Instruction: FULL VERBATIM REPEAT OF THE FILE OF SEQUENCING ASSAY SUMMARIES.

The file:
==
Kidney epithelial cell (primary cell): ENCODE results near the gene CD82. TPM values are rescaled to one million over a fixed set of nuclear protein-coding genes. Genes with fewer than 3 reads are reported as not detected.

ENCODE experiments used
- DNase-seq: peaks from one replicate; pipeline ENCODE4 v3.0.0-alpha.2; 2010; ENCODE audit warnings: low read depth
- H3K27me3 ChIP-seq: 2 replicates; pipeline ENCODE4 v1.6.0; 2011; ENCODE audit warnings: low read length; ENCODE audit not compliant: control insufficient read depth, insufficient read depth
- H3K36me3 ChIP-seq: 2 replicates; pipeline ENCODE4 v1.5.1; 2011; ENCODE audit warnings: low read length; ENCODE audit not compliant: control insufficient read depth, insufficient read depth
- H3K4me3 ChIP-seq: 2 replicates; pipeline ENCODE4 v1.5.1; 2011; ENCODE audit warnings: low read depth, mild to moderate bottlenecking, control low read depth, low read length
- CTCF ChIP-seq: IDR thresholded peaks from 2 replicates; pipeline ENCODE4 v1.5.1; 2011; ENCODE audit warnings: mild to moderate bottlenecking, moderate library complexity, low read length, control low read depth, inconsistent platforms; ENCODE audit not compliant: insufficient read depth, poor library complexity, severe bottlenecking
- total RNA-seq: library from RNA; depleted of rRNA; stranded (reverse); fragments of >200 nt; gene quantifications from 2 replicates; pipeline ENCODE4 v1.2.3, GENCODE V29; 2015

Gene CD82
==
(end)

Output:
Kidney epithelial cell (primary cell): ENCODE results near the gene CD82. TPM values are rescaled to one million over a fixed set of nuclear protein-coding genes. Genes with fewer than 3 reads are reported as not detected.

ENCODE experiments used
- DNase-seq: peaks from one replicate; pipeline ENCODE4 v3.0.0-alpha.2; 2010; ENCODE audit warnings: low read depth
- H3K27me3 ChIP-seq: 2 replicates; pipeline ENCODE4 v1.6.0; 2011; ENCODE audit warnings: low read length; ENCODE audit not compliant: control insufficient read depth, insufficient read depth
- H3K36me3 ChIP-seq: 2 replicates; pipeline ENCODE4 v1.5.1; 2011; ENCODE audit warnings: low read length; ENCODE audit not compliant: control insufficient read depth, insufficient read depth
- H3K4me3 ChIP-seq: 2 replicates; pipeline ENCODE4 v1.5.1; 2011; ENCODE audit warnings: low read depth, mild to moderate bottlenecking, control low read depth, low read length
- CTCF ChIP-seq: IDR thresholded peaks from 2 replicates; pipeline ENCODE4 v1.5.1; 2011; ENCODE audit warnings: mild to moderate bottlenecking, moderate library complexity, low read length, control low read depth, inconsistent platforms; ENCODE audit not compliant: insufficient read depth, poor library complexity, severe bottlenecking
- total RNA-seq: library from RNA; depleted of rRNA; stranded (reverse); fragments of >200 nt; gene quantifications from 2 replicates; pipeline ENCODE4 v1.2.3, GENCODE V29; 2015

Gene CD82